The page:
Securing Your Digital Frontier: Empowering Identity Management with Azure AD
What is Azure AD?
Azure Active Directory is Microsoft’s multi-tenant, cloud-based identity and access management service. It’s the digital infrastructure that allows your employees to sign in and access external resources held in Office 365 and an ever-growing list of other SaaS applications, as well as those held on a corporate network or intranet.
Azure AD’s strength lies in the flexibility afforded to it by being entirely cloud-based. This means that it can either act as an organisation’s only directory, or it can sync with an on-premises directory via Azure AD Connect.
Either way, it enables both on-premises and cloud-based users to access the same apps and resources, simultaneously benefitting from features such as single sign-on (SSO), multi-factor authentication (MFA), conditional access, and more.
More importantly, it provides a single place from which to manage your identity, security, and compliance controls across your entire IT estate.
Securing Your Digital Frontier
Azure AD Key features
Having all of your disparate environments united under Azure AD offers some significant functionality options and features:
Manage both cloud and on-premises apps, single sign-on, the MyApps portal, and any SaaS apps.
Whether this be providing self-service password reset, calibrating MFA requirements, or enabling smart lockout, you can get really granular with your authentication settings (especially when used in conjunction with conditional access) for increased security and control. Securing Your Digital Frontier
Manage guest users and partners, providing them with the access they need but no more than you’re willing to allow.
Offer custom sign in and sign up experiences, allowing customers to manage their profiles within your applications.
Device management in Azure Active Directory (Azure AD) is the process of securely managing and controlling devices that access an organization's Azure AD environment. It includes tasks like registering devices, verifying their identity through authentication, monitoring their health and compliance, and remotely managing their configuration. Azure AD device management ensures a secure and consistent environment across different types of devices, enhances data protection, and improves administrative efficiency.
Most organisations aren’t ready to go cloud-only yet, but using Azure AD Connect allows you to take advantage of Azure AD’s features – even if you’re running some on-premises applications and some in the Cloud.
To ensure that your identity ecosystem remains healthy, Azure AD has some built-in governance features that allow you to manage identity and access lifecycles and set privileged access conditions. These controls are designed to enable organisations to ensure that the correct users have the corresponding levels of access and monitor what they’re doing with it. One of the key benefits of good governance is being able to audit and verify the effectiveness of the applied controls.
Azure AD Identity utilises security information drawn from across Microsoft’s digital empire to detect and remedy identity-based risks, automating a large part of the process of identifying and addressing security concerns. These risks can then be further investigated through the Azure AD portal.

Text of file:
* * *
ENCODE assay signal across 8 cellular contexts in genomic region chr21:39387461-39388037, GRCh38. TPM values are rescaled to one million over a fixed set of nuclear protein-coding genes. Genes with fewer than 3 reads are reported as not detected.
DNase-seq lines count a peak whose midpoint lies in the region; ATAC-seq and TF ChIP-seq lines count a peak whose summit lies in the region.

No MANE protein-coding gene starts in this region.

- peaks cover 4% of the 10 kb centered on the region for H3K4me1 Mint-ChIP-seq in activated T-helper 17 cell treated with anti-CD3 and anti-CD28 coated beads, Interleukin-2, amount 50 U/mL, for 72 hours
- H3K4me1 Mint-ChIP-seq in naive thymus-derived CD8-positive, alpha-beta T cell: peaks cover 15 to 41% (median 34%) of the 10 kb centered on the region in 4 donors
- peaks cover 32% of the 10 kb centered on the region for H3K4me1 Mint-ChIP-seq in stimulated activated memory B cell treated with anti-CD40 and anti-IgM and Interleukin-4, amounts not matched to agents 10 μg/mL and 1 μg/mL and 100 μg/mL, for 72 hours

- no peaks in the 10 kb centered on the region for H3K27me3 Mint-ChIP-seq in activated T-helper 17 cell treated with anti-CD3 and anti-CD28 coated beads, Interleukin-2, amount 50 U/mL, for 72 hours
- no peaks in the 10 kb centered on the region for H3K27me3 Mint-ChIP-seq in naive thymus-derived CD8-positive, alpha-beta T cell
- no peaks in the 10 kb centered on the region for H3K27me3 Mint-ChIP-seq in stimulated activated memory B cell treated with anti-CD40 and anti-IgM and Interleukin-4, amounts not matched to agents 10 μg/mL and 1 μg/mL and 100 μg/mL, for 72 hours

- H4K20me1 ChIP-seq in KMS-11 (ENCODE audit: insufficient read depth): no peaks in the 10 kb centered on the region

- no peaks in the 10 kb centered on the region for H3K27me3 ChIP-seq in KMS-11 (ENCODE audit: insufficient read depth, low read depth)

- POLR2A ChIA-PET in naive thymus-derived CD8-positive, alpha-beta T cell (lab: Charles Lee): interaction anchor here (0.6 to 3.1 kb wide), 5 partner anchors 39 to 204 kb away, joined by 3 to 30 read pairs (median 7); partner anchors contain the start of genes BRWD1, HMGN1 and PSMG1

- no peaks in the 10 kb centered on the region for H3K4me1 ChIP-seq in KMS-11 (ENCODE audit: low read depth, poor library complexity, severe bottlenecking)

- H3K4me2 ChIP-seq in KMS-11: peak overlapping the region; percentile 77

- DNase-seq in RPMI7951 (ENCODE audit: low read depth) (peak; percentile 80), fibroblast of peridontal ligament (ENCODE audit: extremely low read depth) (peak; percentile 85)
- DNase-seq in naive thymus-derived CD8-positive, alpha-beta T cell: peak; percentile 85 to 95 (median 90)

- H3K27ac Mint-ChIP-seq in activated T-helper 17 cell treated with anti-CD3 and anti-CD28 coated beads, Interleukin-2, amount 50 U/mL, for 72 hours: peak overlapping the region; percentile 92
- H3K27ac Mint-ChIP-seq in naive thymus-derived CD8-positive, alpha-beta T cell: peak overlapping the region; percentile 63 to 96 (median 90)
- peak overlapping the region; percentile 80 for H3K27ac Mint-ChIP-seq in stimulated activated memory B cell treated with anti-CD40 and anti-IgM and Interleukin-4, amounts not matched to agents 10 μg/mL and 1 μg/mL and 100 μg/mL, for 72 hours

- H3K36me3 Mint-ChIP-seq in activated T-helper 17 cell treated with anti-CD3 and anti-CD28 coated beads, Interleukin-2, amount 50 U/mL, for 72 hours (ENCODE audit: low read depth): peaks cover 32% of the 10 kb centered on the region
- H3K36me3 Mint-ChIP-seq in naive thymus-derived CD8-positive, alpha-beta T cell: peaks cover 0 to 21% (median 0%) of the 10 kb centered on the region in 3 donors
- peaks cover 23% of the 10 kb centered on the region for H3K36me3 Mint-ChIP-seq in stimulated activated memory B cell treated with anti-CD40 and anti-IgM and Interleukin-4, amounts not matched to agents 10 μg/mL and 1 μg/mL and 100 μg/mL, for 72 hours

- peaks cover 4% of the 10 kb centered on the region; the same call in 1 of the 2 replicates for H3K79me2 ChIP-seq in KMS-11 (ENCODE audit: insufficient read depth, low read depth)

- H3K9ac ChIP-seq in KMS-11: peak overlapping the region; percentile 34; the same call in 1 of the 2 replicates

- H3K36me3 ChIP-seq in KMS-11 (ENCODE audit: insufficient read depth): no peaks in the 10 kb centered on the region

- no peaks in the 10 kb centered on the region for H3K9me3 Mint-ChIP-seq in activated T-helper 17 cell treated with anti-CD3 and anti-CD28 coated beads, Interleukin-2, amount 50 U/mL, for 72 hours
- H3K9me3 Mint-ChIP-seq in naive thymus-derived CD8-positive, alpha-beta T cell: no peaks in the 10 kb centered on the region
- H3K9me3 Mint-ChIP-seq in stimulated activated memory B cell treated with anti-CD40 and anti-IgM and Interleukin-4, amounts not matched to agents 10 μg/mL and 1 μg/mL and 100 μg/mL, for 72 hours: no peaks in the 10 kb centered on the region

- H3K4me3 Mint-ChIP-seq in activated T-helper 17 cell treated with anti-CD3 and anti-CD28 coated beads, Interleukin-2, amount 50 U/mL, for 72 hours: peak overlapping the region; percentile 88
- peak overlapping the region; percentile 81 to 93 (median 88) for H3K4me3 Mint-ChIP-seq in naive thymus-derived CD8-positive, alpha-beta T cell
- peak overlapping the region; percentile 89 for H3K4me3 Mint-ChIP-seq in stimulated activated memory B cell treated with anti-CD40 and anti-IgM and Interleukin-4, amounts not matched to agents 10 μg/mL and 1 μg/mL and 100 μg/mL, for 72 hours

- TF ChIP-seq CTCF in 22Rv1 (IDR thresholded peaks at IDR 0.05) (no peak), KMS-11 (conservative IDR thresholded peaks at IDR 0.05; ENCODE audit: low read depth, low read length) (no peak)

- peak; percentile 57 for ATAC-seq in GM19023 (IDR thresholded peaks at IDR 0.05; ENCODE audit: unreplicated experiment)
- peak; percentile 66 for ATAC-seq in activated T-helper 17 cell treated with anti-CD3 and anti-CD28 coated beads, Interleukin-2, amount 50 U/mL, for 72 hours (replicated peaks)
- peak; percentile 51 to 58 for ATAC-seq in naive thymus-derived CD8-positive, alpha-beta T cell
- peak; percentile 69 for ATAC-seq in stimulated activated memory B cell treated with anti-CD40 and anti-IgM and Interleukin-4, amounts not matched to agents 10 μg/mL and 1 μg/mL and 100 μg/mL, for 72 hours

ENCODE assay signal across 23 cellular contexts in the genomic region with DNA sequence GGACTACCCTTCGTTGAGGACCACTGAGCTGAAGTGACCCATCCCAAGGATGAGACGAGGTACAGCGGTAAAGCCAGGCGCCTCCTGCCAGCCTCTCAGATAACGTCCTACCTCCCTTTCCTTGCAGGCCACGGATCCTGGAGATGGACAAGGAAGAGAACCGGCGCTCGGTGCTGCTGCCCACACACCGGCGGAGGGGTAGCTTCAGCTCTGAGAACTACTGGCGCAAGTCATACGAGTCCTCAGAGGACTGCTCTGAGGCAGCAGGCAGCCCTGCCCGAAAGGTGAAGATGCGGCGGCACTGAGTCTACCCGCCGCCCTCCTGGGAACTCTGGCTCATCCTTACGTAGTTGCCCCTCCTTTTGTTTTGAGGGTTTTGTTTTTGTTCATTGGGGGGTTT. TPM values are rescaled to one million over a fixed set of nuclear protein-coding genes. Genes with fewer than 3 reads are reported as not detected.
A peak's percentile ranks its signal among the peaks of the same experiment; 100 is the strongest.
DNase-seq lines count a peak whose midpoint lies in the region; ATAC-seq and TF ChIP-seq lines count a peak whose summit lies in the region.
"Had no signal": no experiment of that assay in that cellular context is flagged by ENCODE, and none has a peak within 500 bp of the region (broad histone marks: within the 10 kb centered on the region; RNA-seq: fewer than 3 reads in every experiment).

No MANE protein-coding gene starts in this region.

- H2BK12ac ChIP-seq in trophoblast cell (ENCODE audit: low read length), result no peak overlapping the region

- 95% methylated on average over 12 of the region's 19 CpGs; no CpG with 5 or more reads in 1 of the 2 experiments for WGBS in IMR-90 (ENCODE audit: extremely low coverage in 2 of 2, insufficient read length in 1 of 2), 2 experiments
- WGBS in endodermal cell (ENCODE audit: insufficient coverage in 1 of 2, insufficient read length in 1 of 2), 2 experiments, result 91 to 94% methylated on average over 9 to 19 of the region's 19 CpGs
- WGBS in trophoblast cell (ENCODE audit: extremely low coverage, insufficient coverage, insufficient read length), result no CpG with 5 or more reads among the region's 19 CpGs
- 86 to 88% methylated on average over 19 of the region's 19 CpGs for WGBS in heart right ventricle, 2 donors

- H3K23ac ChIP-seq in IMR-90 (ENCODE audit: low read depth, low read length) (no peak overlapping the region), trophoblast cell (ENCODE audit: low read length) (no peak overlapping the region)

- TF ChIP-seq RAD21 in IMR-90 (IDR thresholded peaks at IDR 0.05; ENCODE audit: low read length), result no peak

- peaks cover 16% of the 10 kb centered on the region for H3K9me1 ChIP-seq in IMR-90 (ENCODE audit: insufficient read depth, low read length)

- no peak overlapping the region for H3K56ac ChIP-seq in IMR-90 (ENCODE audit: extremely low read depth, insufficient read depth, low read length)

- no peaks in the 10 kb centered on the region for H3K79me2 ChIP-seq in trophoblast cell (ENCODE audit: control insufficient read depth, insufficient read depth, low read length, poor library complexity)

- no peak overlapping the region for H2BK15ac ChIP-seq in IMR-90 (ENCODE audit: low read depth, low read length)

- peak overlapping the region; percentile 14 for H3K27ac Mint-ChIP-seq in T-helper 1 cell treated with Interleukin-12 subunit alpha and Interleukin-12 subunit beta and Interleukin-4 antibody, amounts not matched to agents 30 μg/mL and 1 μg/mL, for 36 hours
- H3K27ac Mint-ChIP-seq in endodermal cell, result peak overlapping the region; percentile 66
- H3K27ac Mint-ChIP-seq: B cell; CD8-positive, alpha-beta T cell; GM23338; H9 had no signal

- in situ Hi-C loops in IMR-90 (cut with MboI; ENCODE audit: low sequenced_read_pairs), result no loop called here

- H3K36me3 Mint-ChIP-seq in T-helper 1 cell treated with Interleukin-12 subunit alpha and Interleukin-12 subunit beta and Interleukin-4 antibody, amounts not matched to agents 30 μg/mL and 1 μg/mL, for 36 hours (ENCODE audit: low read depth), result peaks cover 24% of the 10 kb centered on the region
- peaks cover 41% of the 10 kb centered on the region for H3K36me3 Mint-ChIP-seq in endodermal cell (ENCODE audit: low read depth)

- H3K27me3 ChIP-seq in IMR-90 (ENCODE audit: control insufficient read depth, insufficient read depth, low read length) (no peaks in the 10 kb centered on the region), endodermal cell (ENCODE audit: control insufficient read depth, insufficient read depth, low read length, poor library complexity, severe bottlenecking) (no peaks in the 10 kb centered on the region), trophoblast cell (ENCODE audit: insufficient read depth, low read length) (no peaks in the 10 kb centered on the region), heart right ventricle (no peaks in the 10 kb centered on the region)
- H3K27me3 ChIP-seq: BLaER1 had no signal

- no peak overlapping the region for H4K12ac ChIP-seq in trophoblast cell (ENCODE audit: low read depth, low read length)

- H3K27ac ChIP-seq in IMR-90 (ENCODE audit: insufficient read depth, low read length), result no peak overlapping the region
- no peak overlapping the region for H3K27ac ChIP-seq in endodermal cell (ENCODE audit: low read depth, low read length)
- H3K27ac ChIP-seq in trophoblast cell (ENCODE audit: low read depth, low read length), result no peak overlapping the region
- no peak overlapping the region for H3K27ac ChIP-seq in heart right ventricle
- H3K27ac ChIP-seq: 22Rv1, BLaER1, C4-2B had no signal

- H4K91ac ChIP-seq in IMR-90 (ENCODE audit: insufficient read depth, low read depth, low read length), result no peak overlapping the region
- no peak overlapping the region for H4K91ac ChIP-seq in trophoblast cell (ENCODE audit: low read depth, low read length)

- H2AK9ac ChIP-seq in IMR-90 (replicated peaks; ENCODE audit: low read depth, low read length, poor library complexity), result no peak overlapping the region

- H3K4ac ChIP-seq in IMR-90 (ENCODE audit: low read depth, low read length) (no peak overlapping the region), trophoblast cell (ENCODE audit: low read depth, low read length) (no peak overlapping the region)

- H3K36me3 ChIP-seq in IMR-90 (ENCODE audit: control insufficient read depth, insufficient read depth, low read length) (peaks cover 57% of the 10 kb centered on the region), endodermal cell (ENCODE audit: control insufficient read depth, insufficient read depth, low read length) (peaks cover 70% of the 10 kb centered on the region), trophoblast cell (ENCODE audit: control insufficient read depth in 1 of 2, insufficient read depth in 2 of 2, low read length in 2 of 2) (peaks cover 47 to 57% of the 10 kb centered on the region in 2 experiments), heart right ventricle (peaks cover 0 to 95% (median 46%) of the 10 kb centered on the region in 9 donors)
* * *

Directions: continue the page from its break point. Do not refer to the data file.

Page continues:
Reports and Monitoring
Azure AD also features monitoring and reporting capabilities to help you gain insights into your environment. You can run diagnostics and view logs which can then also be applied to third-party SIEM tools to take a deeper dive into your data.
How to create secure identity infrastructure in Microsoft Azure in 5 steps:
Implement Centralized Identity Management
Enable Single Sign-On (SSO) and Multi-Factor Authentication (MFA)
Proactively Manage User Access
Actively Monitor Your Security State
Automate the Common Monitoring and Management Task
1. Implement Centralized Identity Management
If you rely on hybrid environments (e.g., your on-premises data center is extended to Azure cloud), your first step towards Azure protection should be enabling integrated identity management. After integrating on-prem and cloud directories, you can manage all user accounts from a single place, plus provide users with a common identity for accessing both environments. This, in turn, reduces password management costs. Given that almost 50% of IT help desk costs are associated with password resets, the savings of a Single Sign-On (SSO) solution can be significant. Best Practices:
Designate one Azure AD instance to all corporate accounts (on-prem & cloud-based).
Use Azure AD Connect to enable synchronization between your cloud and on-premises directories.
When it comes to high-privilege accounts that you already have in your Active Directory instance, don’t change the default Azure AD Connect configuration fileting them out. Or else, such accounts might meddle in the on-premises assets.
Enable password hash synchronization — a feature that helps protect against credential stuffing attacks. This config is particularly valuable as it helps check if users have used the same email/password combo on other services (non-connected to Azure AD), and prevent them from using the same credentials if these have already been compromised.
Embed Azure AD into all your newly developed business applications for extra security.
2. Enable Single Sign-On (SSO) and Multi-Factor Authentication (MFA)
Single sign-on (SSO) reduces the reliance on multiple passwords and, thus, increases overall Azure cloud security. Instead of asking your business users to maintain multiple passwords for their Salesforce, Microsoft 365, Google apps, and other accounts, you can set up seamless and secure access to all of them via Azure AD. Considering that an average enterprise has over 900 applications with only 28% being integrated, users are forced to store a lot of passwords (and oftentimes re-use the weak ones). This can lead to security incidents and costly data breaches. The benefit of using Azure AD is that many business applications already have pre-integrated SSO connections with it. On top of that, you can find SSO connectors for some 3,000 applications on Azure Marketplace. You can choose one of two approaches to enable SSO on Azure: